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USPS Diana Alvarado c/o USPS Pacific Facilities Services Office, 1300 Evans Avenue, Ste. 200. South San Francisco, CA 94188-8200
By Pat Sherman
By Pat Sherman
Though members of the Save the La Jolla Post Office Task Force have received letters of support from a handfull of public officials, including, most recently, state Sen. Christine Kehoe (D), the group wasn’t quite as auspicious in engaging Democratic U.S. Senators Barbara Boxer and Dianne Feinstein.
At its May 18 meeting, Task Force Chair Leslie Davis said Boxer’s office sent what she considers “a negative response” to the office of Dist. 1 City Councilwoman Sherri Lightner, stating Boxer’s preference not to get involved.
Feinstein’s office would only say they were “monitoring the situation,” Davis said.
La Jolla Music Society board member Katherine Kennedy, who was in attendance, noted two prominent La Jolla philanthropists and music society supporters who have a personal relationship with the senators and could possibly help persuade them.
“They could pick up the phone and talk to both of those people — and would,” said Kennedy, who also said she would reach out to former Congresswoman Lynn Schenk on the issue. “We need to buy time and they’ve both donated to and been involved in (the senators') campaigns heavily. … We might as well use their influence.”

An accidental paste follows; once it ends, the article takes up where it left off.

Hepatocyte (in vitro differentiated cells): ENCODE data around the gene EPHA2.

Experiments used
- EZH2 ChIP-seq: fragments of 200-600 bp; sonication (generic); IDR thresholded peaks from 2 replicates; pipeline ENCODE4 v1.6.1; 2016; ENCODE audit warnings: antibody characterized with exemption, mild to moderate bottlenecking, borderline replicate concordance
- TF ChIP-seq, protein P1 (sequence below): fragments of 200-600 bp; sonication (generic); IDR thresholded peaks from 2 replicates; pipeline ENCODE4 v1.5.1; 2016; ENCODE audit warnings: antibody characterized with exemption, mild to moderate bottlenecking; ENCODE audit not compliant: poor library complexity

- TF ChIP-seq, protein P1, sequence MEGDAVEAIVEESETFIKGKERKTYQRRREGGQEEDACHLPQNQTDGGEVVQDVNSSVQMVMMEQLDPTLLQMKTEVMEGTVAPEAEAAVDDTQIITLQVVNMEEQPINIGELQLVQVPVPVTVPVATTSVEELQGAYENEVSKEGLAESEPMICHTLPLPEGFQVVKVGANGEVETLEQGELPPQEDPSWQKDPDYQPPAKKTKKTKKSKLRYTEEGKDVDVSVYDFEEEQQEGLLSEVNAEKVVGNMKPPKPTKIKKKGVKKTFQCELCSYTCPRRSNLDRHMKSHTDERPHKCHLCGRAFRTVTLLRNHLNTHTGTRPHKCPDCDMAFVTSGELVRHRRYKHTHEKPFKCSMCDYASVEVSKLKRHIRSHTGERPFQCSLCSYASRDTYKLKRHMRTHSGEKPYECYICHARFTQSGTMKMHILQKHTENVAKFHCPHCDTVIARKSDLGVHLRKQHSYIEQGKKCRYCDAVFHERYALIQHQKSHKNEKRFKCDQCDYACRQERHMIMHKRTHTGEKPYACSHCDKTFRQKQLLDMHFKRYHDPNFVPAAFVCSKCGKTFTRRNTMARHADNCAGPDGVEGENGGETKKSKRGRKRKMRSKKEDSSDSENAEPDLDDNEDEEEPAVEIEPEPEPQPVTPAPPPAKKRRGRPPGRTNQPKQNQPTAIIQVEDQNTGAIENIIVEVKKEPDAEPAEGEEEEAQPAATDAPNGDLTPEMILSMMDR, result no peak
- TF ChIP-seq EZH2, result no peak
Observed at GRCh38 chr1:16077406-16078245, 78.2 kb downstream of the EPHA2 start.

Task force member Joe LaCava hand-delivered letters to the offices of local congressional representatives Brian Bilbray (R-50th), Susan Davis (D-53rd) and Bob Filner (D-51st), asking them to insert language into the 21st Century Postal Service Act of 2012 (S.B. 1789), which would allow the La Jolla Historical Society right of first refusal to purchase the post office building with a leaseback provision of 10 years. USPS would then become a paying tenant, providing a revenue stream for the society to pay off the Wall Street building and potentially fund the activities of other nonprofits using the space. The letter also asks that the legislative amendment afford the building historic designation.